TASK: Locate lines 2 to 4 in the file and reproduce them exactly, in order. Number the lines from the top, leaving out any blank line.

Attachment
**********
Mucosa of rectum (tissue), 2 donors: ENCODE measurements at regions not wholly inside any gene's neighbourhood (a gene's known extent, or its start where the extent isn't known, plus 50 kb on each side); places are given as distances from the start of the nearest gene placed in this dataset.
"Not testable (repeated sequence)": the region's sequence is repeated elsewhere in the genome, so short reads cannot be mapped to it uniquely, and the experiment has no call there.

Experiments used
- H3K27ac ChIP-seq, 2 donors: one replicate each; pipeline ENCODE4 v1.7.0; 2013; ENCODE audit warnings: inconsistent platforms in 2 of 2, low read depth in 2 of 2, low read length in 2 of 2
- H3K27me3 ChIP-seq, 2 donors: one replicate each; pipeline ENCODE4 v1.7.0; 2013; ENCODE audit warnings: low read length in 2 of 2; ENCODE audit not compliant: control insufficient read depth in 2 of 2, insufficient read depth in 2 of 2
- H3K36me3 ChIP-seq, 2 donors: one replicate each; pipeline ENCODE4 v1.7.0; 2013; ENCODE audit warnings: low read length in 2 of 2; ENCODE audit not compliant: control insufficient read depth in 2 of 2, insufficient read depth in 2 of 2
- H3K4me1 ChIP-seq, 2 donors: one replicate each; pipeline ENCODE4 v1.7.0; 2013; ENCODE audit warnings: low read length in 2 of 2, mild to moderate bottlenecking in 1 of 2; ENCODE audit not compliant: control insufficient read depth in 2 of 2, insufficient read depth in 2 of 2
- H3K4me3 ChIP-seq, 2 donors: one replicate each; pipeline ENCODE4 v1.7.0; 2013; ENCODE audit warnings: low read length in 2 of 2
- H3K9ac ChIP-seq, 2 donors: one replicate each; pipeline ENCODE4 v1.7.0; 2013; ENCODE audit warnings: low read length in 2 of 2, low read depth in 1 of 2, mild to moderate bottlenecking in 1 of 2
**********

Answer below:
"Not testable (repeated sequence)": the region's sequence is repeated elsewhere in the genome, so short reads cannot be mapped to it uniquely, and the experiment has no call there.

Experiments used
- H3K27ac ChIP-seq, 2 donors: one replicate each; pipeline ENCODE4 v1.7.0; 2013; ENCODE audit warnings: inconsistent platforms in 2 of 2, low read depth in 2 of 2, low read length in 2 of 2